For many affluent travelers, traditional escapes to Hawaiian resorts and European capitals are being nudged aside for more educational fare. Even private jet tours costing $45,000 or more for a few weeks learning about places like Easter Island and Mali are going out full, sometimes with waiting lists. Barbara Isenberg spoke with Amy Kotkin, director of Smithsonian Journeys, the largest museum-based educational travel program in the U.S., about what's going on.
Barbara Isenberg: While the Smithsonian's been offering educational tours for nearly 40
years, the marketplace seems to have expanded in the last few years. Any
thoughts on why?
Amy Kotkin: There are more boomers who are retiring, who value their time and who have an unprecedented amount of wealth and education. They're looking for access—they want to go behind the scenes, where people aren't generally allowed, and they're looking for insight from experts. They want authentic experiences where they're truly experiencing another culture, not a facsimile or re-creation, but they want to be comfortable as they do it.
Isenberg:Let's start at the top with your around-the-world trips in private jets.
How did those exotic trips begin?
Kotkin: A few college alumni and museum affinity groups were offering private jet trips in the mid-1990s, and we began ours in 2001. At first, we didn't think our travelers would buy this product. It was much more expensive that anything we had previously offered to them. But they proved to be very popular.
Isenberg:The itineraries on these trips are inordinately far-reaching and
complicated. How do you decide where to go and then manage to pull it
Kotkin:You have to work very closely with the jet tour provider. Our current provider, Starquest, generally uses Boeing 757s specially configured with 88 VIP-style seats instead of the standard 228, and they have to know where those planes can land. They need to know what destinations have the infrastructure—hotels, guides, places to eat—to accommodate a group of 88 people comfortably. The hotel doesn't have to be five-star but it has to be comfortable. You need buses. You need to be able to serve 88 people good food all the time, all at once. When the group arrives, somebody has usually been there for a day or two already, walking things through.
Isenberg:You offer variations of these private jet trips every year, so I'm
assuming they sell well.
Kotkin:They sell reasonably well. Our "Extraordinary Cultures" trip in March, '09 is almost full already. We usually start selling those tours 16 months in advance, and while some people sign up right away, others don't, and we have to remarket two or three times. Our 34-person "Lands of the Great Buddha" trip, which sold out this year, will go out again in Sept. '09 to China, Japan, Mongolia, Bhutan and India to see how Buddhism evolved in those countries. We're also looking at a private jet trip to Africa in 2010.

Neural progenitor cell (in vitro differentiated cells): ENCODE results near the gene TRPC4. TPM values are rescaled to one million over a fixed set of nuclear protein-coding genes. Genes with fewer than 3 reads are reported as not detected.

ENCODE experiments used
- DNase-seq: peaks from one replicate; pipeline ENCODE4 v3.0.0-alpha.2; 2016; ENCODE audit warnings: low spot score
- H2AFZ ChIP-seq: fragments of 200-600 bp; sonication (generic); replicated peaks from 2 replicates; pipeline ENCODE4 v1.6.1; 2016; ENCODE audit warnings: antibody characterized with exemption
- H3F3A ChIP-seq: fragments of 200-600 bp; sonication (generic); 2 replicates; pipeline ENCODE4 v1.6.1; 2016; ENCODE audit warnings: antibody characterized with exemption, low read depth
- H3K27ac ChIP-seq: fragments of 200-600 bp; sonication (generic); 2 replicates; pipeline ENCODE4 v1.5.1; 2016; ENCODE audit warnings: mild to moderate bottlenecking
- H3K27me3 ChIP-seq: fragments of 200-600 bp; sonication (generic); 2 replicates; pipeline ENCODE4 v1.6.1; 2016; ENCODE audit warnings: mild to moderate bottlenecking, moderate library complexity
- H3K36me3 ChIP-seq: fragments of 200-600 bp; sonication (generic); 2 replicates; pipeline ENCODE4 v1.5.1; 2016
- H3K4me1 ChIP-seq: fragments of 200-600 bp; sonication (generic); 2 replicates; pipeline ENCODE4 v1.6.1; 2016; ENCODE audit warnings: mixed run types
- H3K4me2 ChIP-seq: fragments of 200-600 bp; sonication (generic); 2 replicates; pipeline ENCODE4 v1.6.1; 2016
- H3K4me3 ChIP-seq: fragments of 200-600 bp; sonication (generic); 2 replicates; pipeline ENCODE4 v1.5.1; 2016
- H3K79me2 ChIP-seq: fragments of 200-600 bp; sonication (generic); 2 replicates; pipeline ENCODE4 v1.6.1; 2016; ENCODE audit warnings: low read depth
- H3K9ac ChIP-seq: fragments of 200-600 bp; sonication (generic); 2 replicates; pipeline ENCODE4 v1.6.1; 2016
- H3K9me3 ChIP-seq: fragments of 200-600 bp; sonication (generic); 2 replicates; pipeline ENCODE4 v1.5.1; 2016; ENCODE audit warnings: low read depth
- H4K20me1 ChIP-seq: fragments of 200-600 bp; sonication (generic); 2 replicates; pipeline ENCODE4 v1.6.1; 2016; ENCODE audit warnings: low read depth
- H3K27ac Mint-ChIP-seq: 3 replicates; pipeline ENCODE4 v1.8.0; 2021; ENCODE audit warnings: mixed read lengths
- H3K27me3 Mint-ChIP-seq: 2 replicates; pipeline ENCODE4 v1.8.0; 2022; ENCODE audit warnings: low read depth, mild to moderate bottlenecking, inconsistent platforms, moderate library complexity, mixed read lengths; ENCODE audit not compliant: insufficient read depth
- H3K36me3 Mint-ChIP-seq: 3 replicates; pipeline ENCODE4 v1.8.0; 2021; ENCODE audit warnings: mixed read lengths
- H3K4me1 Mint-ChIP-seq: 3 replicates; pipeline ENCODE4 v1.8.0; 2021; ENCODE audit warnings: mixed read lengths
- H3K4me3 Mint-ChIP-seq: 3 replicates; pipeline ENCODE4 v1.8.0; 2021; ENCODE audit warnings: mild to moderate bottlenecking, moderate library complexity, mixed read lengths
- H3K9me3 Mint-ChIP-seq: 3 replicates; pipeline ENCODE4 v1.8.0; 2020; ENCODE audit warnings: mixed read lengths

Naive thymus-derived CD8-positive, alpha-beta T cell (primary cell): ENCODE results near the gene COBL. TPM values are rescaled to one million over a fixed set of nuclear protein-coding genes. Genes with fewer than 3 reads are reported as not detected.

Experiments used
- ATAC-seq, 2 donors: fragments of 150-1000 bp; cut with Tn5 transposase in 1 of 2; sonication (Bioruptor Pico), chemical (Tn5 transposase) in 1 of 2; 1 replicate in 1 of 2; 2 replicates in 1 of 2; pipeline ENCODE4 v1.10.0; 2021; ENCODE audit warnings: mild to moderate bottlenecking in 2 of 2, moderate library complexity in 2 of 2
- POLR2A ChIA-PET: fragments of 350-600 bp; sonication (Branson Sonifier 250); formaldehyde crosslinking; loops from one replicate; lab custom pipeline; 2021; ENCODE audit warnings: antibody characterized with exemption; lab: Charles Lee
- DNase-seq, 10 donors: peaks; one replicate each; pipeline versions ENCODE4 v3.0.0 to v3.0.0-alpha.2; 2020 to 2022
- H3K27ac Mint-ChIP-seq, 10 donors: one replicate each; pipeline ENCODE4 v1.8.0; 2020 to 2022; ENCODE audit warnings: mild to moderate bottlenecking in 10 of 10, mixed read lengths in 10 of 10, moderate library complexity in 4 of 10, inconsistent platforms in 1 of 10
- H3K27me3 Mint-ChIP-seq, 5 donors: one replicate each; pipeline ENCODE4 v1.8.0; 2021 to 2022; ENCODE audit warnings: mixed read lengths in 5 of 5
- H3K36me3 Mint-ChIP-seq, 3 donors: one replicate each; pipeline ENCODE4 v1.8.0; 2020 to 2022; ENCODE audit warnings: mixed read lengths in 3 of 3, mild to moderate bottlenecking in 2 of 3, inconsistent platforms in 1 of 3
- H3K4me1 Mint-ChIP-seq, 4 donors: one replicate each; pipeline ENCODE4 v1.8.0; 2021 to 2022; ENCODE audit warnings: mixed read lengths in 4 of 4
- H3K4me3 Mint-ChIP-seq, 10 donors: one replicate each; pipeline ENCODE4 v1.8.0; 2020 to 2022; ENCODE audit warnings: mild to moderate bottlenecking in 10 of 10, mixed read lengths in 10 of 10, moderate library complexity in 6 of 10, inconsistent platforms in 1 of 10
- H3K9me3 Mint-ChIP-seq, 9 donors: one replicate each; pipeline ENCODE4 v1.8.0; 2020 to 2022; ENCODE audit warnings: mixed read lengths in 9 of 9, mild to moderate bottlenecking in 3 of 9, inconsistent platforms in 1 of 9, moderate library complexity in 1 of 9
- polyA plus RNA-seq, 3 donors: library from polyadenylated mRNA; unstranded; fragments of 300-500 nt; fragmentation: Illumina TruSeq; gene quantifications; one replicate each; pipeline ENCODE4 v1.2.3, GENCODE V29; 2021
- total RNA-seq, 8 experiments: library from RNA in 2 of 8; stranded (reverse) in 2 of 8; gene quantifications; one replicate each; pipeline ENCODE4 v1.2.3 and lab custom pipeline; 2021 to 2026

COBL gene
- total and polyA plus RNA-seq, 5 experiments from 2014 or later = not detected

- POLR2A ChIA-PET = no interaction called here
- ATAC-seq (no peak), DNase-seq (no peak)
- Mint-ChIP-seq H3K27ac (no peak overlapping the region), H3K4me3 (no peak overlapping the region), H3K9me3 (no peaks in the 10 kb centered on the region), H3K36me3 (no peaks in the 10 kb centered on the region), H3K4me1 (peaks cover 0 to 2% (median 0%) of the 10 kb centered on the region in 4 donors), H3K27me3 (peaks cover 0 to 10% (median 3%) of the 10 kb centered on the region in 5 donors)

Isenberg:These trips are all priced at $45,000 or more. What about tours for the
rest of us?
Kotkin:We offer about 250 escorted educational tours a year. Our Signature Tours, which are higher end, are accompanied throughout by an academic, and our lower priced Travel Adventures have local lecturers who meet up with you along the way. If you're going to the Great Barrier Reef, for instance, you'll meet with a marine biologist, and if you go to Iceland, we'll make sure there are talks by geologists.
Isenberg:In other words, the idea is to get travelers to places and people they
couldn't find so easily on their own?
Kotkin:Yes. We also do one-off trips where we can provide special access to what is already an exciting event, like a major golf match or the Toronto Film Festival. One of our perennials is a "Mystery Lover's" tour of England and Scotland where travelers meet mystery writers and visit places where mysteries take place; we've had whole book clubs travel together on that trip.
Isenberg:Given how different these tours are from one another, what do they have
Kotkin:Our tour operators share our notion of good itinerary planning for this market. Often that means slowing it down and spending enough time in key places to let people truly understand and absorb what they're seeing at a reasonable pace. We also find top experts you'd really like to be with for 10 or 12 days and who are not admired just for their knowledge in a formal lecture situation.
Isenberg:Have you noticed any commonalities among the people who travel with you?
Kotkin:Yes. When you decide to sign up for a learning vacation rather than having fun in the sun, that's the first cut. When people unite around a special interest and are willing to travel to far away places, the likelihood of their being with other people who share that passion is very high. The more specialized the trip, the more cohesive the group.
Isenberg:Since many people sign up for these trips so far in advance, you
probably can't really measure the impact of the current financial
crisis. Have outside events affected you in the past?
Kotkin:Our business contracted after 9/11, but since 2004, we have been increasing the number of trips and passengers. There's a little softness to the current market, but I haven't sensed a real downturn. Frankly, I would have thought there would be more softness, but we're holding up pretty well.
Isenberg:What does the Smithsonian Institution get out of being in the travel
Kotkin:Revenue from the tours provides essential support for the Smithsonian, which has 19 museums and nine research centers. Smithsonian Journeys was designed to extend the Smithsonian's mission of "the increase and diffusion of knowledge," and it's done that. Three Smithsonian anthropologists will accompany the March '09 trip, for example, and the trip not only allow travelers to go virtually around the world looking at indigenous cultures but also highlights decades of Smithsonian research in those same areas.
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